According to sec.21 of the Transfer of Property Act 1882, a contingent interest is one in which neither any proprietary interest nor a right of enjoyment is given at present,but both depend on future uncertain events.An estate is a contingent when the right to enjoyment depends on the happening of an event which may or may not happens.Thus,a gift to A on the marriage of B creates a contingent interest,for B may never marry at all.Suppose there is a transfer to A for life,then to B if he marries C.Here B’s interest is such that it can not be said that he can take possession the moment the particular estate of A clears out.There is a condition to be fulfilled by B,namely marrying C.Till B fulfills this condition,his interest is said to be contingent ,i.e dependent upon the fulfillment of the condition.If B dies without marrying C in A’s lifetime,on the death of A the possession will not go to B’s heir.Therefore a contingent interest may fail in the case of a death of transferee before the fulfilment of the condition. 532 more words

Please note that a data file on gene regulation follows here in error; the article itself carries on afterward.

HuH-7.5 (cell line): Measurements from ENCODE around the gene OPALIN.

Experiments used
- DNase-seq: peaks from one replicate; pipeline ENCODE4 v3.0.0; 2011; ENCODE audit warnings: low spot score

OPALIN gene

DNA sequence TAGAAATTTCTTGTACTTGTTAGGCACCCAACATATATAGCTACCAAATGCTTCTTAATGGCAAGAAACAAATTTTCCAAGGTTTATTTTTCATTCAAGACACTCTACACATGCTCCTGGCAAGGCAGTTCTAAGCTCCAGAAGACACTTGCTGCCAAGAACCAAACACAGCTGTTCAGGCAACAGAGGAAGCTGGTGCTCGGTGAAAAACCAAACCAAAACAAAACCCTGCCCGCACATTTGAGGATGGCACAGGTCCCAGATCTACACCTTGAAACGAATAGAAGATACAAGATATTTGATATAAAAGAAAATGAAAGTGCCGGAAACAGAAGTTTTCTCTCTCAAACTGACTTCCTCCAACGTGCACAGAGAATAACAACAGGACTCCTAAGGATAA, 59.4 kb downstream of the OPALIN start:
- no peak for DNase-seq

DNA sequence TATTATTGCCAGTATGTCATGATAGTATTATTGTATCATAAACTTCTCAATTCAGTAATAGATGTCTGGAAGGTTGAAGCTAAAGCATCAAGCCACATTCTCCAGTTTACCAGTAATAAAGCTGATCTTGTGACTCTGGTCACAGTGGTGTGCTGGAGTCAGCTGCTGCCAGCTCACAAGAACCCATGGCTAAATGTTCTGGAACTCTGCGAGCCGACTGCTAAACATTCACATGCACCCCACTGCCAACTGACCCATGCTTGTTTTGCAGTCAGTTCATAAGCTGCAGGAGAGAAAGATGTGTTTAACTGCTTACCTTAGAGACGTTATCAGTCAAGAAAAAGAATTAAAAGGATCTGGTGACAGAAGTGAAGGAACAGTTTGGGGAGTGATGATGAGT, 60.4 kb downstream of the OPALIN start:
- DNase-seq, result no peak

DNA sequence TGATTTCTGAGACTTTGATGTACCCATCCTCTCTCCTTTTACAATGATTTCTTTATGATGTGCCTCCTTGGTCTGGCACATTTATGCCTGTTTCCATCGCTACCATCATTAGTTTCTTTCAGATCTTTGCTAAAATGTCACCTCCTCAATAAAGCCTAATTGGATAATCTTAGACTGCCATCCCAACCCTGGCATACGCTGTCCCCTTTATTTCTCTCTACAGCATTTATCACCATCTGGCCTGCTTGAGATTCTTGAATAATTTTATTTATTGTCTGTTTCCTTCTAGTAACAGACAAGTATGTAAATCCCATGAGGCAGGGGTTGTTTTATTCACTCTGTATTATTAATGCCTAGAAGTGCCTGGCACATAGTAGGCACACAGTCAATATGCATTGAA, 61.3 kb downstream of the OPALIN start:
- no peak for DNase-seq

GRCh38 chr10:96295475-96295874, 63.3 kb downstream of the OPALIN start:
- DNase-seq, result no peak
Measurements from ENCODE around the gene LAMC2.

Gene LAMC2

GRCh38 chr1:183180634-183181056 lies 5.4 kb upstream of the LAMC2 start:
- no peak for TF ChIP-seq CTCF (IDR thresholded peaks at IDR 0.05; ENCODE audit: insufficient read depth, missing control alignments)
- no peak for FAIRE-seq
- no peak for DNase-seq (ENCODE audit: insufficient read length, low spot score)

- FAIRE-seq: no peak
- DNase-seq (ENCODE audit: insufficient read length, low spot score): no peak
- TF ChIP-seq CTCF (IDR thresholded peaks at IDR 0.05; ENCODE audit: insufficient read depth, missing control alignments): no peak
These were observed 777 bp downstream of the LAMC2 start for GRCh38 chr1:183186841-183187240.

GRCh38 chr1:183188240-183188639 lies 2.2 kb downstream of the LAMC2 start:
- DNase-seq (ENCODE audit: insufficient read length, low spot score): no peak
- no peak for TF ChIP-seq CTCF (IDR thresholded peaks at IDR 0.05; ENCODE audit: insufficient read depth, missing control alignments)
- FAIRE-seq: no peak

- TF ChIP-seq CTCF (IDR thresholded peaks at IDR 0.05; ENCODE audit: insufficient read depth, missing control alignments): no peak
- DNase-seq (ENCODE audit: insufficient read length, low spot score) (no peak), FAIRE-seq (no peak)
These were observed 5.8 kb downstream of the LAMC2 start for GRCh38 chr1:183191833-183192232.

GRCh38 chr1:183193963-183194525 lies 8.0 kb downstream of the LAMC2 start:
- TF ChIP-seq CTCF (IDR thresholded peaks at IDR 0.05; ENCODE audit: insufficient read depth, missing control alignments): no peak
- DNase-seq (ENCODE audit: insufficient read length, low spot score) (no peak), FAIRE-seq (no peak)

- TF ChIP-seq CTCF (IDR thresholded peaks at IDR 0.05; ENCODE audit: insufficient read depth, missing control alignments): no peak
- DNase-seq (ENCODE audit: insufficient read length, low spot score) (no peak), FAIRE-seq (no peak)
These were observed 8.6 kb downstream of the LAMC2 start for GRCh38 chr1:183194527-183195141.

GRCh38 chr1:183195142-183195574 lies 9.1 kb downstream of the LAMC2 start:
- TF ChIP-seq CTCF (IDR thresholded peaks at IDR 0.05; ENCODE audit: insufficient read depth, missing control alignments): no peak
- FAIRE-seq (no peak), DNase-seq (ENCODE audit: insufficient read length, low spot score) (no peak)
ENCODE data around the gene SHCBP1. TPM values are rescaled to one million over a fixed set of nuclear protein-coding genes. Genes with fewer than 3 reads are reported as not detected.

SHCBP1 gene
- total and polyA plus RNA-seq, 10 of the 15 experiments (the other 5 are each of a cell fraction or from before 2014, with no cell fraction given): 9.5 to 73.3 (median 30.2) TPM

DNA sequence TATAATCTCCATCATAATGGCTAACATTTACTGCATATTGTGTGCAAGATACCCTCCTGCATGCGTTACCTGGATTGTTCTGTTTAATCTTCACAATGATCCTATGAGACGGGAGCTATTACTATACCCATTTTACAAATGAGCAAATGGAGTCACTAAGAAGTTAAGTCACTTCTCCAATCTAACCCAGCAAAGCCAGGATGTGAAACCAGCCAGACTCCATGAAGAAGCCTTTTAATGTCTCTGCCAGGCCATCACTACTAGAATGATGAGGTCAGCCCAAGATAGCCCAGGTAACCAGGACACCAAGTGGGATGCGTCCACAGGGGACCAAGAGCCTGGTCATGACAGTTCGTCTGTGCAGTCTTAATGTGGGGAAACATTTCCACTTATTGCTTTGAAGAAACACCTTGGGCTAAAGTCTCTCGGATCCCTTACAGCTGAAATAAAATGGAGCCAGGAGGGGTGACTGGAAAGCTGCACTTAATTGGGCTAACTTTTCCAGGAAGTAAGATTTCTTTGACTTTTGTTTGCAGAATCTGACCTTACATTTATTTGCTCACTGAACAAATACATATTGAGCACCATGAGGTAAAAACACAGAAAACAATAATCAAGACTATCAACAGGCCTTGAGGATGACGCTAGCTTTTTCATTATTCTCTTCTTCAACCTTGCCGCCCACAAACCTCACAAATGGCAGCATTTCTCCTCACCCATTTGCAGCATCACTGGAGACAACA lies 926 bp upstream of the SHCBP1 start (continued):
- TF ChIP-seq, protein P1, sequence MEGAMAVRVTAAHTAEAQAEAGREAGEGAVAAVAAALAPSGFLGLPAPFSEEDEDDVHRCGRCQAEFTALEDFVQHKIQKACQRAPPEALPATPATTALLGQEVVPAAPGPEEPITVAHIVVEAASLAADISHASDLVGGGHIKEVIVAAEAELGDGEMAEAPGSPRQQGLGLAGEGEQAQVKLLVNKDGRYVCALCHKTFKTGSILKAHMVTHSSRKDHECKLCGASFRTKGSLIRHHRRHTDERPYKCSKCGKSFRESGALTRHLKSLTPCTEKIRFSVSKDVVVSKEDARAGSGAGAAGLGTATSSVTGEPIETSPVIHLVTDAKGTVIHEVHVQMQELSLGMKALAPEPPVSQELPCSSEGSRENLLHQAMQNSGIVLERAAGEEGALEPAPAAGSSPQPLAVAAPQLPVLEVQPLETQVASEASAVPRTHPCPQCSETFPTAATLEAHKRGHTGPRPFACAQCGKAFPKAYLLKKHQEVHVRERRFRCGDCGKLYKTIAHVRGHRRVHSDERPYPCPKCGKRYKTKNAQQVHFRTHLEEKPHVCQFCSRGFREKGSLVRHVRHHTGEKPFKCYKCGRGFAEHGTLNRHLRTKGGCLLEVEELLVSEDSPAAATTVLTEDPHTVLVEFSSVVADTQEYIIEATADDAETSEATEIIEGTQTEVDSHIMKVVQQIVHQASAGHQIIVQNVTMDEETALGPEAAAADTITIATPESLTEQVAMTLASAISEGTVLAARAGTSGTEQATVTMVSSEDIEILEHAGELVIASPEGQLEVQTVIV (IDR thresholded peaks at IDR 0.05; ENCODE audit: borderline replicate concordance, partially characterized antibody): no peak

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I know not why there is such a melancholy feeling attached to the remembrance of past happiness, except that we fear that the future can have nothing so bright as the past. Julia Ward Howe
I got attached to you, I really didn’t mean to. I’m attached and I just can’t shake it.
You work too much, you’re too closed off, you’re truck is more important. 70 more words